Paris (CNN) -- A criminal investigation has been launched in France into the death in Syria of a French journalist, television station France 2 said.
France 2 TV journalist Gilles Jacquier was killed Wednesday after a mortar shell struck the pro-government rally he was attending as part of a government-authorized tour of the city of Homs, his network said.
The involuntary homicide investigation in Paris follows a criminal complaint filed by the public prosecutor of Paris and the chief executive of France Televisions, the parent group of France 2.
They want "to shed light" on the circumstances around Jaquier's death, the France 2 statement said.
Thierry Thuillier, managing editor of France Televisions, is quoted as saying there were "disturbing" elements, particularly given the strict government controls under which the journalists were operating.
"For example, why, when the convoy of journalists was escorted militarily, why all of a sudden the military disappear at the time of the first shots?" he said.
Thuillier said that "for now, the Syrian government answers are not satisfactory," according to the statement.
Syria said Thursday it is setting up a commission of inquiry but Thuillier said it did not yet appear to exist.
Meanwhile, the Syrian Observatory for Human Rights, an opposition activist group, reported that three civilians had died Saturday in Homs, among them a child aged 13, and another in Idlib, all of gunshot injuries.
There has been widespread grassroots and international anger over the Syrian government's 10-month crackdown against peaceful protesters that has continued despite the presence of the Arab League observers. Opposition activists estimate the number of dead at more than 6,000.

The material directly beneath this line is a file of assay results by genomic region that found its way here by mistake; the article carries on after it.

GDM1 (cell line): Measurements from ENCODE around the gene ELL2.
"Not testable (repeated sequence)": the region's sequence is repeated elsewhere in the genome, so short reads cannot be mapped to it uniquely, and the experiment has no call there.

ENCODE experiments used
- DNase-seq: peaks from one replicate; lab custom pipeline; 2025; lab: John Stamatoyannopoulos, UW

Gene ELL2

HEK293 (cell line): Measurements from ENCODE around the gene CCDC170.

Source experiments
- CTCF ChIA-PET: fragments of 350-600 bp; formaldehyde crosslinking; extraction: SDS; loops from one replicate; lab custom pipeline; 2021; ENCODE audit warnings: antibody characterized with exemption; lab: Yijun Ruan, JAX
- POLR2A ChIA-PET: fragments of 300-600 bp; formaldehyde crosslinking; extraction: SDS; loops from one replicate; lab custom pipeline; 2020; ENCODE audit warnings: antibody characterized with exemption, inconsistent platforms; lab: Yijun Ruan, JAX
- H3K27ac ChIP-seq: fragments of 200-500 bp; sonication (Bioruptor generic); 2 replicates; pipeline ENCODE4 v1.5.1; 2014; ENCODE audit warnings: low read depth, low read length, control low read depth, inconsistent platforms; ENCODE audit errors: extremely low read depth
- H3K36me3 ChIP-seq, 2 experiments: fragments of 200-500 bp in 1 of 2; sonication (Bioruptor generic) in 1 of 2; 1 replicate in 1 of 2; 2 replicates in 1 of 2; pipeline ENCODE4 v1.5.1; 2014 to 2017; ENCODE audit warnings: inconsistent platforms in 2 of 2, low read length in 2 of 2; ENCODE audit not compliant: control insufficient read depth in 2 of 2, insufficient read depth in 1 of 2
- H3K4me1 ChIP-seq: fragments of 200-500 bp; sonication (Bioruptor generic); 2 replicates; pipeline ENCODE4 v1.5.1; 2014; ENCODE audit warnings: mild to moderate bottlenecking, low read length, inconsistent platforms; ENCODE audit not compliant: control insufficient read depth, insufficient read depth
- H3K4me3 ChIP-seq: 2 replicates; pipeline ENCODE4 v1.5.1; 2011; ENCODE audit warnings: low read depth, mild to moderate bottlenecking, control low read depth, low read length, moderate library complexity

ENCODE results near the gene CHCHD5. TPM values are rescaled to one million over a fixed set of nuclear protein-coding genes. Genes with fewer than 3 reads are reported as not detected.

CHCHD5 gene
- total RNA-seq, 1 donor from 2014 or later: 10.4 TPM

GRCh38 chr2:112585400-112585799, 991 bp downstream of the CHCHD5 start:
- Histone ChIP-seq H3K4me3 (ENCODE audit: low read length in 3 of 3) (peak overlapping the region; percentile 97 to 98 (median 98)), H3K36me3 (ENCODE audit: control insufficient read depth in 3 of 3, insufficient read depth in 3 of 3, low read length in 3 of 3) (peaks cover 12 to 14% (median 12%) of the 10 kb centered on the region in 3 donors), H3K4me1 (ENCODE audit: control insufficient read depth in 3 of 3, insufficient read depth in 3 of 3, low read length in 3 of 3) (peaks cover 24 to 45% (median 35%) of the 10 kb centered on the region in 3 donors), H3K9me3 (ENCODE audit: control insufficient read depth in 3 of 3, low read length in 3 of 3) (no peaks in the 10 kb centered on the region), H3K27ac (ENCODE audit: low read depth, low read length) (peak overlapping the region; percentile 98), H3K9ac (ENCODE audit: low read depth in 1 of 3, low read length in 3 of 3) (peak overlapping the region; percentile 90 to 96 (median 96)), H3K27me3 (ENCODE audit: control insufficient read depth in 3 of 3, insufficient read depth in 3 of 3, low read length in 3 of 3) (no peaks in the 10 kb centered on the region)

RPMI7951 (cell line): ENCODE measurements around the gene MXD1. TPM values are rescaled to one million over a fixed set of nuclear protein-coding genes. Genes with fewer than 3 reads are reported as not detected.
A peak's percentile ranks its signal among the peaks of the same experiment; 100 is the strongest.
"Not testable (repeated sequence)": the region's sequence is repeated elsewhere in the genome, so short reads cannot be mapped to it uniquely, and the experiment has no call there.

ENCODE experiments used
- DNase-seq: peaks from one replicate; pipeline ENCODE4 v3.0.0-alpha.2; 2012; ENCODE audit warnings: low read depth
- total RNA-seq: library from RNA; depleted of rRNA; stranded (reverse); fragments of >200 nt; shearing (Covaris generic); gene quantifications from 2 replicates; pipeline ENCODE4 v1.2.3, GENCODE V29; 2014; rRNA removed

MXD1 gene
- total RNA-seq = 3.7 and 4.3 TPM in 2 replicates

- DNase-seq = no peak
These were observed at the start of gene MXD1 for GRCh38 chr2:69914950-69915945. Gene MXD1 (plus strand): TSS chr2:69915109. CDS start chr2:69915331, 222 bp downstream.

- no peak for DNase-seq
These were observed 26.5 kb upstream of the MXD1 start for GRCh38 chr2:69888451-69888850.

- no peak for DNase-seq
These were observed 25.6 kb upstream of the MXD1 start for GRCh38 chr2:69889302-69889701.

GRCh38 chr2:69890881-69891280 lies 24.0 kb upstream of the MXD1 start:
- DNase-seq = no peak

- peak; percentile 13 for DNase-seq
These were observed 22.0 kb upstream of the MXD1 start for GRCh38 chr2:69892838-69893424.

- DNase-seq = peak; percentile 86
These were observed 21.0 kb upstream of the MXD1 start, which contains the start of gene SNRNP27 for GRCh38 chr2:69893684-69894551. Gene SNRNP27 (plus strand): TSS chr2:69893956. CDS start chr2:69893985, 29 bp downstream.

The Arab League has called on Damascus to stop violence against civilians, free political detainees, remove tanks and weapons from cities and allow outsiders, including members of the international news media, to travel freely around Syria. Its monitors are due to remain in Syria until January 19.
The emir of Qatar, Sheikh Hamad bin Khalifa al Thani, told CBS's "60 Minutes" in a recent interview that Arab troops should be deployed to Syria to stop the killings.
Relatives accompanied Jacquier's body as it was flown to an airport near Paris Friday, to be greeted by Culture Minister Frederic Mitterand.
An autopsy was due to be carried out Friday. His funeral will take place next week in the village where he is from, the France 2 statement said, and a ceremony to honor him will be held in Paris.
French Foreign Minister Alain Juppe told France 2 on Thursday that Syria should have ensured the safety of the delegation of journalists it had invited to visit Homs.
An "investigation must establish the origin of these events, and in particular where the firing came from, who is responsible for this, so that we can then act accordingly," Juppe said.
Speaking to France TV Info, another part of the France Televisions group, Thuillier said Jacquier and his cameraman had not wanted to go to Homs, as their story was about the political situation in Damascus, but had been given little choice by the Syrian authorities.
The cameraman, Christopher Kenck, was injured by shrapnel just before the shell was fired that hit Jacquier, Thuillier said. Eight Syrians also died in the attack.
The state-run Syrian Arab News Agency said Jacquier was among a delegation of international journalists visiting the city's Ekrima neighborhood "to document the damages left by terrorists on building with photos and interviewing citizens who were victims of terror in the city when armed terrorist member fired mortar projectiles on the delegation."
But the Syrian Revolution General Commission, an opposition force, disputed that description of events. It said security forces fired two shells at journalists from an infantry vehicle.
The Syrian government says it is combating "armed terrorists."
CNN's Pierre Meilhan and Salma Abdelaziz contributed to this report.